1/2 cup peanut butter, 1/2 cup water, 3 eggs, 3lemons, and a half teaspoon of salt.
Heat and whisk and use as salad dressing?

Some 75 years ago, this was a trendy, hot new recipe featured in The Star.
Also prime back then? Cream of Peanut Butter soup.

Cooking with Children

That's cooking along with children, not actually using the tykes as an ingredient.
One of our favorite things to do is plan the night before what we might want for dinner in the next day or two. This turns into a fun game at the grocery of "you picked it, you gotta eat it."

It can quickly turn into the equivalent of kitchen-chicken, however, as one sibling tries to outdo the other. It's almost like watching two mini producers see what they'll tempt Andrew Zimmern with on an episode of Bizarre Foods.

I'm headed out later today to see if any of the hot new cookbooks have made it into our areas. My collection, purged annually, hovers around 70, but I'm always looking for new stuff.

Wednesday, January 16, 2008

Final thoughts

Just to be honest, my transition back to meat-eating didn't turn out like I had planned. I had been telling everyone that my first non-vegan meal would be a Papa John's meat-lovers pizza. But it wasn't. It was cereal. Actually, it was vegan-friendly cereal with real milk — not exactly the end-of-vegan-week celebration I was hoping for, but it was still good.

And how much weight did I lose? I would tell you, but I lost my scale. Seriously.

Tuesday, January 15, 2008

'Frankenfood' gets nod from FDA

It took a 900-page report, but the Food and Drug Administration says meat and dairy products from cloned food is as safe as that from non-cloned (we'll call them "normal") animals.

Not in my refrigerator.

Details on the ruling go on to explain that it would be the offspring from cloned animals that would be marketed, not necessarily the first-generation of clones.

The irony: In 1997, Scottish scientists produced the sheep Dolly, the first cloned animal. Sheep aren't on the FDA's approved list.

The vegan results and tofu

The results are in. I lost six pounds over vegan week. I started off at 224 in jeans and shoes last Saturday and was 218 on this Friday.

I also had a tofu burrito from Moe's Southwest Grill in Douglasville, Ga. Friday. I asked the guys behind the counter if the beans were vegan and they checked the recipe and said the pintos were cooked in water, salt and "Southwest Seasoning." It was my first time eating tofu and I was really surprised that it was not bad. It was a lot like eating the white part of a boiled egg.

Southerners can't bake?

The 100 finalists have been chosen for the 43rd annual Pillsbury Bake-off. No Alabama cooks made it to the finals, which will be in Dallas this year. I suppose that's not surprising, considering that no one from Alabama has ever won the prize, according to the list of winners Pillsbury supplied.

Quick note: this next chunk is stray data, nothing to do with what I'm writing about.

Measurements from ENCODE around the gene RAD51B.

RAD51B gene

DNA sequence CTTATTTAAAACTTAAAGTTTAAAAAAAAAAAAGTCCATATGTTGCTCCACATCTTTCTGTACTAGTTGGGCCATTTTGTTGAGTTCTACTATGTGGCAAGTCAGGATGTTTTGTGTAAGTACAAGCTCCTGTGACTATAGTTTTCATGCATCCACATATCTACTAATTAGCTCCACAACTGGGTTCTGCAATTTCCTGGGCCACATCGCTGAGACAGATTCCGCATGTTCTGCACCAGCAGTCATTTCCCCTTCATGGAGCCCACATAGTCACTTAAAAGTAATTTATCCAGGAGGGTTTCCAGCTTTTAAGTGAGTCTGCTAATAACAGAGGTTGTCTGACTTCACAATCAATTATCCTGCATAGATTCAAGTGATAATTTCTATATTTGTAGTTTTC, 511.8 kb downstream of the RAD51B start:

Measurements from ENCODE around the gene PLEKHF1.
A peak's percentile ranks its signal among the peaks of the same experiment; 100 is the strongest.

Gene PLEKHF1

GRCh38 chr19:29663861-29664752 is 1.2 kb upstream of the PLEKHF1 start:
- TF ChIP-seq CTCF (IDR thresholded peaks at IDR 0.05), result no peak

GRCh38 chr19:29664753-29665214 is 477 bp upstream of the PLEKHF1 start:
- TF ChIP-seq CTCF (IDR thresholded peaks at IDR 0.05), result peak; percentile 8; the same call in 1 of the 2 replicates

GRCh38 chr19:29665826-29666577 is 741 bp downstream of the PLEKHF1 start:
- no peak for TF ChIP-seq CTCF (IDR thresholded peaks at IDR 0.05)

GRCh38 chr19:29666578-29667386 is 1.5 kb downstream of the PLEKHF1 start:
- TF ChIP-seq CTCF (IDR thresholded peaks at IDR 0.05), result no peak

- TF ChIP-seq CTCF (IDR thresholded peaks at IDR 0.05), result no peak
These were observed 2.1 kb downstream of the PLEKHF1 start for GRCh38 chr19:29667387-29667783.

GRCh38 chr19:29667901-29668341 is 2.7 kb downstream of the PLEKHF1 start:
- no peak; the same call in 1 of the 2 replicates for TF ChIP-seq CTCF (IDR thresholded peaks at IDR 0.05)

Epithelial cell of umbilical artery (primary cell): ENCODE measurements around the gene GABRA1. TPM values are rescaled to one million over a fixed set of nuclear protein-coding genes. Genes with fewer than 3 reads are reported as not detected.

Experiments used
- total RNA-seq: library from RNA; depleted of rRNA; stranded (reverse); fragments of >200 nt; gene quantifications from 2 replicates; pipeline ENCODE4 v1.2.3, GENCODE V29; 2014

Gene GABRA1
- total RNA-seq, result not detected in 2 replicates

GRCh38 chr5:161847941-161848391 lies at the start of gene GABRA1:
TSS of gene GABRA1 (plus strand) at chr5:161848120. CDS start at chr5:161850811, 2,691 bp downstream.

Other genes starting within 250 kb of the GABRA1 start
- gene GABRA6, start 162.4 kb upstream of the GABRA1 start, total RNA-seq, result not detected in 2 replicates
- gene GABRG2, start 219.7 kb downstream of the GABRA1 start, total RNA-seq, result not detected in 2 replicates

Indeed, looking over the list of past winners, there have been only 7 winners from The South. (A handful of folks from Florida have won, but I think that's basically a northern state that happens to be warm, so I don't count it.) Most winners are from California (not surpsing, given the population, I guess) and the Midwest.

That Midwestern success makes me say, Huh?

Having grown up on the dividing line between the Midwest and the South, this predilection for Midwestern baking has me thrown. I grew up eating Midwestern food, but my culinary personality, such that it is, matured under a Southern seasoning. I can say unequivocally: No way, no how is the food better in Bemidji, Minn., than it is down here. Perhaps the reason for this disparity is that the true Southern baker makes his or her own stuff and doesn't rely on the refrigerated section so much?

What's cooking in Wednesday's Your Table

In tomorrow's Star, the 2008 flavor forecast is headed for Your Table. This year the blends are spicy, a little exotic, but easy to apply for the home kitchen. Lots of citrus and fresh flavors from around the globe are the hot trends.

Balancing that globe-trotting spice report is Prudence Hilburn's Gourmet Touch, which looks at the versatile and simple potato.

The cold weather this week makes it prime time for soups and stews, and we've got some classics.

Monday, January 14, 2008

Prize-winning sweet taters

The North Carolina SweetPotato Commission is sponsoring its first national recipe contest for non-professional cooks.
The Get Fresh with North Carolina Sweet Potatoes Recipe Contest kicked off last September with a new Web site designated especially for this competition, click here for details.

The contest runs through April 15.

The Commission has received over 200 recipes since September.

There are four recipe categories: soups, salads, sides and sweets (desserts). A winner from each of the categories will receive $500 for his/her recipe. The grand prizewinner will be selected from the four category winners and will receive a cash prize of $3,000 making a total prize package of $5,000. The contest is open to U.S. residents who are not professional cooks.